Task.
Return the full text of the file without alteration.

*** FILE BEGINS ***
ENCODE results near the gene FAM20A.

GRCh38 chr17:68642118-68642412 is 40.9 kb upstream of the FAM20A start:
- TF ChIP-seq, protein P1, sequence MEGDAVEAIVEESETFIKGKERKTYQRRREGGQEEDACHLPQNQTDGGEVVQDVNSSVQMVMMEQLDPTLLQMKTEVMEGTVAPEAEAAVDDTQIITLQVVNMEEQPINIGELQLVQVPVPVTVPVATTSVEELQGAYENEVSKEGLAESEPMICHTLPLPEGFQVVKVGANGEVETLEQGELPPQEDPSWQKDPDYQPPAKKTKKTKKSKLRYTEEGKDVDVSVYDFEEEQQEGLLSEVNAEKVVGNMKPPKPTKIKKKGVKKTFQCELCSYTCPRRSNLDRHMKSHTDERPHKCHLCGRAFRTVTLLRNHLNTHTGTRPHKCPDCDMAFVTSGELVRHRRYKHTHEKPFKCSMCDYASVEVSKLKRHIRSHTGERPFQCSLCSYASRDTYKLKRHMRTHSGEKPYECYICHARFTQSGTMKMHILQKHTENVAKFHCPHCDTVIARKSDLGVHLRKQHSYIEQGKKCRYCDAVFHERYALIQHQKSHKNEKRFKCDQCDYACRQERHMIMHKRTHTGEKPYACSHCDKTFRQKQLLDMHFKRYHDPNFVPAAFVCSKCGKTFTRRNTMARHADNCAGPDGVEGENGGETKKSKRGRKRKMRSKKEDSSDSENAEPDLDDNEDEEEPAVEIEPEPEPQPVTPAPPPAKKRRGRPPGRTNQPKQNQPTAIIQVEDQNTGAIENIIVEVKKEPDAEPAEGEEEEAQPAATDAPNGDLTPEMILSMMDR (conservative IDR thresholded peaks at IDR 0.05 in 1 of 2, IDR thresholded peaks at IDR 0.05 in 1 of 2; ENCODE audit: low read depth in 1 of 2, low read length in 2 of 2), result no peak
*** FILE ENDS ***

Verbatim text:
ENCODE results near the gene FAM20A.

GRCh38 chr17:68642118-68642412 is 40.9 kb upstream of the FAM20A start:
- TF ChIP-seq, protein P1, sequence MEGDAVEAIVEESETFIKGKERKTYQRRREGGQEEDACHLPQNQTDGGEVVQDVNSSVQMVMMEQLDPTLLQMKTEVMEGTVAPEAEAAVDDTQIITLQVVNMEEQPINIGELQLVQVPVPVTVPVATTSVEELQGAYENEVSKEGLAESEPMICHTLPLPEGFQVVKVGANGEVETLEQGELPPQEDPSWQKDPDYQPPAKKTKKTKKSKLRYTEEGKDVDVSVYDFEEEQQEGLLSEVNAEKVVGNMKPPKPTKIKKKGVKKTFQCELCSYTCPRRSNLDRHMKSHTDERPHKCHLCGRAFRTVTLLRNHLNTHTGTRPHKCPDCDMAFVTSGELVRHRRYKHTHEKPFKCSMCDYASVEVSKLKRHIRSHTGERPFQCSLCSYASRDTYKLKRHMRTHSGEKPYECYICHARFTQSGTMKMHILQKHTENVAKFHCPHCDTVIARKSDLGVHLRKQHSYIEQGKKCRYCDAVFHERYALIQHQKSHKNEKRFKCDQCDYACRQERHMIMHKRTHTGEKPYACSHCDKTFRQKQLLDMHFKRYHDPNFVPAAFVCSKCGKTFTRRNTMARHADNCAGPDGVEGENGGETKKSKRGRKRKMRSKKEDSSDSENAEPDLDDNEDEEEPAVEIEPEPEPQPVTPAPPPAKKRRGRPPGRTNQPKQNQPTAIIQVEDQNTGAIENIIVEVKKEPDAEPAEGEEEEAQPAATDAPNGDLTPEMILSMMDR (conservative IDR thresholded peaks at IDR 0.05 in 1 of 2, IDR thresholded peaks at IDR 0.05 in 1 of 2; ENCODE audit: low read depth in 1 of 2, low read length in 2 of 2), result no peak